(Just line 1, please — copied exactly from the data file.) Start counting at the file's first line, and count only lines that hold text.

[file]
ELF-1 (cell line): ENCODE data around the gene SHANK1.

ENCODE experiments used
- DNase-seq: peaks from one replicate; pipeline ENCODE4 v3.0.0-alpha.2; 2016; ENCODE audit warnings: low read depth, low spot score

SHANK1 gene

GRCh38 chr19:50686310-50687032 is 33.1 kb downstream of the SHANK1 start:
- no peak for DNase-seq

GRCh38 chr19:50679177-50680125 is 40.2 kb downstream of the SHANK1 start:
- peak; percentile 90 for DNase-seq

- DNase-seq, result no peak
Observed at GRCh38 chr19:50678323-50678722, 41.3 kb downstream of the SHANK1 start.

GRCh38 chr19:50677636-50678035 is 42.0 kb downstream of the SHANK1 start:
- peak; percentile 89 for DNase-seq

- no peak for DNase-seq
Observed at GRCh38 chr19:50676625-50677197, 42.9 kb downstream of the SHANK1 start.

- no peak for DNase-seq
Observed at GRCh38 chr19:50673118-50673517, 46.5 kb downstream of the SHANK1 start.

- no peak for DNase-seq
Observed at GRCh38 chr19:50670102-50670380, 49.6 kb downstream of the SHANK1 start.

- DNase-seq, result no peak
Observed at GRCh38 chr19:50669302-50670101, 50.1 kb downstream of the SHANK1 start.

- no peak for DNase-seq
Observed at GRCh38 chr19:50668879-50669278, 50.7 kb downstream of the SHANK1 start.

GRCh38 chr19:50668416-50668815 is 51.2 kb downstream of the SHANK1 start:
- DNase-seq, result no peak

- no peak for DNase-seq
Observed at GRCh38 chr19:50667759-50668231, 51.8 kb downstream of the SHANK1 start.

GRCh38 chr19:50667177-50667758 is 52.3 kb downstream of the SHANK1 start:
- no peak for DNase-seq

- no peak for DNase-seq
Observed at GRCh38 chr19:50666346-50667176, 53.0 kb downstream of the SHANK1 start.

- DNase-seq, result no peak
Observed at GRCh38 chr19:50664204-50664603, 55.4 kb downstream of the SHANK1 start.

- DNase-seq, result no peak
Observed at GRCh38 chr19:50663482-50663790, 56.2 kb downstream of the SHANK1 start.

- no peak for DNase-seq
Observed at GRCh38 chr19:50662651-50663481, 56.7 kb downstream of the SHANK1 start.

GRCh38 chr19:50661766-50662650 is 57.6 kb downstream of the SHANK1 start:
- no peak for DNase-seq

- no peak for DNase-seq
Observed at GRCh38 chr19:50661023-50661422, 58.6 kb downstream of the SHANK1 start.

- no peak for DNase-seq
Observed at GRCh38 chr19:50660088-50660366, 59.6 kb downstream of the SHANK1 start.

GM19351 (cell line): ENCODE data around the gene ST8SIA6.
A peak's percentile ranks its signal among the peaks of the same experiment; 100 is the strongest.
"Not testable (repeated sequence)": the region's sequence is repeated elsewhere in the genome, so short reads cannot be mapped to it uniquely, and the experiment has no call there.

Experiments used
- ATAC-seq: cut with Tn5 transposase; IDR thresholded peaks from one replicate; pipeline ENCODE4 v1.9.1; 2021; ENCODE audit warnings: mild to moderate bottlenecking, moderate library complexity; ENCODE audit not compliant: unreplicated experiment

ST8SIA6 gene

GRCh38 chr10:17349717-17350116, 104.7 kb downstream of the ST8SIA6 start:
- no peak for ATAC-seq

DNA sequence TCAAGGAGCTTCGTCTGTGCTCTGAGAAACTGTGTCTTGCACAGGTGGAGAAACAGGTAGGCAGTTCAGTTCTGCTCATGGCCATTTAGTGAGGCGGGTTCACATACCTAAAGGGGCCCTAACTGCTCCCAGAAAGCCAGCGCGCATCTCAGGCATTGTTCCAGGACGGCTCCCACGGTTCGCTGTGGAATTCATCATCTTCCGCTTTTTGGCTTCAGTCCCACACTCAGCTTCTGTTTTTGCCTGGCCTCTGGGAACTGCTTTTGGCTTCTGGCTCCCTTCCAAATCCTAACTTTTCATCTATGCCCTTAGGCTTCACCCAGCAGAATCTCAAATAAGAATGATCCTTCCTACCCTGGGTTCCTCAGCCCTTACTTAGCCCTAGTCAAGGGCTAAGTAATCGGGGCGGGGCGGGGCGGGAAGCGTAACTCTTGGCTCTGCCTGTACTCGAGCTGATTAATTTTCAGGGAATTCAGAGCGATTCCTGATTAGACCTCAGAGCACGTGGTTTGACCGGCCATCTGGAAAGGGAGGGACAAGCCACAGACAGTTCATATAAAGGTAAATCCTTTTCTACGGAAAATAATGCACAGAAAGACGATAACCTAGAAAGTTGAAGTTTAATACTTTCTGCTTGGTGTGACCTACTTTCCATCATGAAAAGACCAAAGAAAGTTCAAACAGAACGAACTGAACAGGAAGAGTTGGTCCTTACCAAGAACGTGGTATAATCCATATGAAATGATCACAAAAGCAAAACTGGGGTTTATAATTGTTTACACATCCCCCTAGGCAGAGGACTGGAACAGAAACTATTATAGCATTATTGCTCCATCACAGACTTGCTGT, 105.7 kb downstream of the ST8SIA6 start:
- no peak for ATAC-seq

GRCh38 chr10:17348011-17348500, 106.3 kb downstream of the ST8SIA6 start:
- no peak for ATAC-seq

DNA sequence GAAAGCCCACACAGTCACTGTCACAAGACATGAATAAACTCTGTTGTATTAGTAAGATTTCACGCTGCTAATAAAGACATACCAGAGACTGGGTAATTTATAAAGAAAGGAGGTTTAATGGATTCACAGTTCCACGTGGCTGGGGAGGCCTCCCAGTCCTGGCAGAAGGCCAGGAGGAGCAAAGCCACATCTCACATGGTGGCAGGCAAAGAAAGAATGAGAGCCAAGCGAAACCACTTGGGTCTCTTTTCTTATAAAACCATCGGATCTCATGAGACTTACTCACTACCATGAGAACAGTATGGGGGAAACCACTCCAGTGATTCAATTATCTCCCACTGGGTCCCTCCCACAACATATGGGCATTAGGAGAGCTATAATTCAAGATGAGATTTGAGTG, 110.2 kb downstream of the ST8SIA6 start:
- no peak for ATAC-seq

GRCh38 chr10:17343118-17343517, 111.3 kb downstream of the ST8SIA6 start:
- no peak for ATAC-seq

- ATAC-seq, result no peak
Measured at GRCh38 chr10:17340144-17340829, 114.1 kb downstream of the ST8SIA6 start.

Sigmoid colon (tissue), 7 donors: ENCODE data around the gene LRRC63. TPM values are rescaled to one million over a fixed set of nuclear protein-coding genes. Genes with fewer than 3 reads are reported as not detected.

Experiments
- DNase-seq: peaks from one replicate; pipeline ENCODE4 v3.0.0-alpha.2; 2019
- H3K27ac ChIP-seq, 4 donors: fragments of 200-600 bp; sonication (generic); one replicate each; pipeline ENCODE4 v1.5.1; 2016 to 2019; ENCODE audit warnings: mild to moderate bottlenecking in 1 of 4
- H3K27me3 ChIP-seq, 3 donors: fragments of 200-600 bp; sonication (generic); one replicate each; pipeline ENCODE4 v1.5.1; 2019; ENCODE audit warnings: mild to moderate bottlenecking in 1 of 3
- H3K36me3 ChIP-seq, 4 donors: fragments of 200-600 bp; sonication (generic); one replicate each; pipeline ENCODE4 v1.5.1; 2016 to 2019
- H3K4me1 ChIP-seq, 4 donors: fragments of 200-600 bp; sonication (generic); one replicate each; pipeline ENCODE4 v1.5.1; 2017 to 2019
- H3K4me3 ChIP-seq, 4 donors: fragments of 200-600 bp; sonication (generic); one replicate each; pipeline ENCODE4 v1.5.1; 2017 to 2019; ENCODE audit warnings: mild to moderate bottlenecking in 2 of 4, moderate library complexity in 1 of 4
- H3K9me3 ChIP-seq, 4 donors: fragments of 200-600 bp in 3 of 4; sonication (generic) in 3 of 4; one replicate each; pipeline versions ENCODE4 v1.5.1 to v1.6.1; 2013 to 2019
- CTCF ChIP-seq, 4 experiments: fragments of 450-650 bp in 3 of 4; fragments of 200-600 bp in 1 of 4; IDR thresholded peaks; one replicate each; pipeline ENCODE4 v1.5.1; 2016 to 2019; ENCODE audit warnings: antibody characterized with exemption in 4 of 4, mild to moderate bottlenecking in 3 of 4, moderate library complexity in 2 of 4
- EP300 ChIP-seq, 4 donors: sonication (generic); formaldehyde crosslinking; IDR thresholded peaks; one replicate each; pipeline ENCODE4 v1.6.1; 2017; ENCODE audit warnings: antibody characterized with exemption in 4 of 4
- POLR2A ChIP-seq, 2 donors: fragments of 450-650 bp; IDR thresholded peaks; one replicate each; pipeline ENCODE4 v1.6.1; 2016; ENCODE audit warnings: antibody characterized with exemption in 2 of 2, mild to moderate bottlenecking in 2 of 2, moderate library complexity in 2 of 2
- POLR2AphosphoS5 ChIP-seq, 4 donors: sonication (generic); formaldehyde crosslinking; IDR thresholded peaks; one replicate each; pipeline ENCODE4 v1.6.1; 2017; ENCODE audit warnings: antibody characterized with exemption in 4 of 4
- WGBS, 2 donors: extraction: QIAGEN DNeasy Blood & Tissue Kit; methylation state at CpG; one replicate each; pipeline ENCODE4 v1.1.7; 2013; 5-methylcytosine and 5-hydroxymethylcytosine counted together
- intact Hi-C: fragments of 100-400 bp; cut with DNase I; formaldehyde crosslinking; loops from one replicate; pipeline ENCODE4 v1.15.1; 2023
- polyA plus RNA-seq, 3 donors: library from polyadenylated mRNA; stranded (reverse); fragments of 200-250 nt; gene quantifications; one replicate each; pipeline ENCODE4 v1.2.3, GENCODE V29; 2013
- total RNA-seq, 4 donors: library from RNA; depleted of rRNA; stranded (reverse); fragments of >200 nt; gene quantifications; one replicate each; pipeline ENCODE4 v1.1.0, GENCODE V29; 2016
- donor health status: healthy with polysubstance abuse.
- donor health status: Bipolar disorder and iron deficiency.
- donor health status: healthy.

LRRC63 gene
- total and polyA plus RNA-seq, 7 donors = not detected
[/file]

ELF-1 (cell line): ENCODE data around the gene SHANK1.